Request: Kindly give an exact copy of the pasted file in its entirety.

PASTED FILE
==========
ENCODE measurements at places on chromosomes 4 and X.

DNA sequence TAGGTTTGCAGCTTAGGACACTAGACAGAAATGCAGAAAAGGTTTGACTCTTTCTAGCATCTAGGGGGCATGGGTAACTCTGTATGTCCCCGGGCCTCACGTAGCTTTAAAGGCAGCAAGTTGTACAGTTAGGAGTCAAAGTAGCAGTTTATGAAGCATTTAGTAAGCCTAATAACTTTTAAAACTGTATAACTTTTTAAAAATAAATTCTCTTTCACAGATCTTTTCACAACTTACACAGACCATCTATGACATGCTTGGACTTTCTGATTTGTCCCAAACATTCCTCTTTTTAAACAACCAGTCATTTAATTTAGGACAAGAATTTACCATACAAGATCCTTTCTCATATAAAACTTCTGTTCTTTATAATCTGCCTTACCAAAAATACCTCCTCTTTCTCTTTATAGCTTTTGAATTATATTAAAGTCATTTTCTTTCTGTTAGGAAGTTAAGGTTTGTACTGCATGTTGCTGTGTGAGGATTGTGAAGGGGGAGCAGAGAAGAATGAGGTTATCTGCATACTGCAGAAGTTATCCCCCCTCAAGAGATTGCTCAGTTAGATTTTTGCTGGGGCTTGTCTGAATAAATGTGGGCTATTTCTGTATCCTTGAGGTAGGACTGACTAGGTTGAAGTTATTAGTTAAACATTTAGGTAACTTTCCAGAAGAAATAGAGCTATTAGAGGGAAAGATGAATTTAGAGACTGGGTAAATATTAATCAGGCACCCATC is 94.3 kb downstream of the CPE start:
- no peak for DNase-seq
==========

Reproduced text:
ENCODE measurements at places on chromosomes 4 and X.

DNA sequence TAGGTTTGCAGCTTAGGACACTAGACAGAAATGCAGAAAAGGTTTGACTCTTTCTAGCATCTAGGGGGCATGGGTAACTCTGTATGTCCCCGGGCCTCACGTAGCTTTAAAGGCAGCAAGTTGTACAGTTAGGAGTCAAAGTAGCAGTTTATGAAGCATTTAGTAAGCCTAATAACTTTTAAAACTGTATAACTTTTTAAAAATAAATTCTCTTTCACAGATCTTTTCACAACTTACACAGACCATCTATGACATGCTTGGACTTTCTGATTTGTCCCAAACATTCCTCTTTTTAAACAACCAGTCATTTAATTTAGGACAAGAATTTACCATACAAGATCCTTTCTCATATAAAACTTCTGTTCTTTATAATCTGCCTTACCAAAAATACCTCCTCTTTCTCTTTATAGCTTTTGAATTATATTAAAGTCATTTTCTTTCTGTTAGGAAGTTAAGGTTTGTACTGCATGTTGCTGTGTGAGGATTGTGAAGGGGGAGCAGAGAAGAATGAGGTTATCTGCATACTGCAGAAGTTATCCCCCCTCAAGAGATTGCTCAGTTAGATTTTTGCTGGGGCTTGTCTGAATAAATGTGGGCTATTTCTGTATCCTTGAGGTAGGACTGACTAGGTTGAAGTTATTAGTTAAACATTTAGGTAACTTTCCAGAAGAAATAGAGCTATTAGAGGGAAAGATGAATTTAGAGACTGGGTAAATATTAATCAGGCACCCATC is 94.3 kb downstream of the CPE start:
- no peak for DNase-seq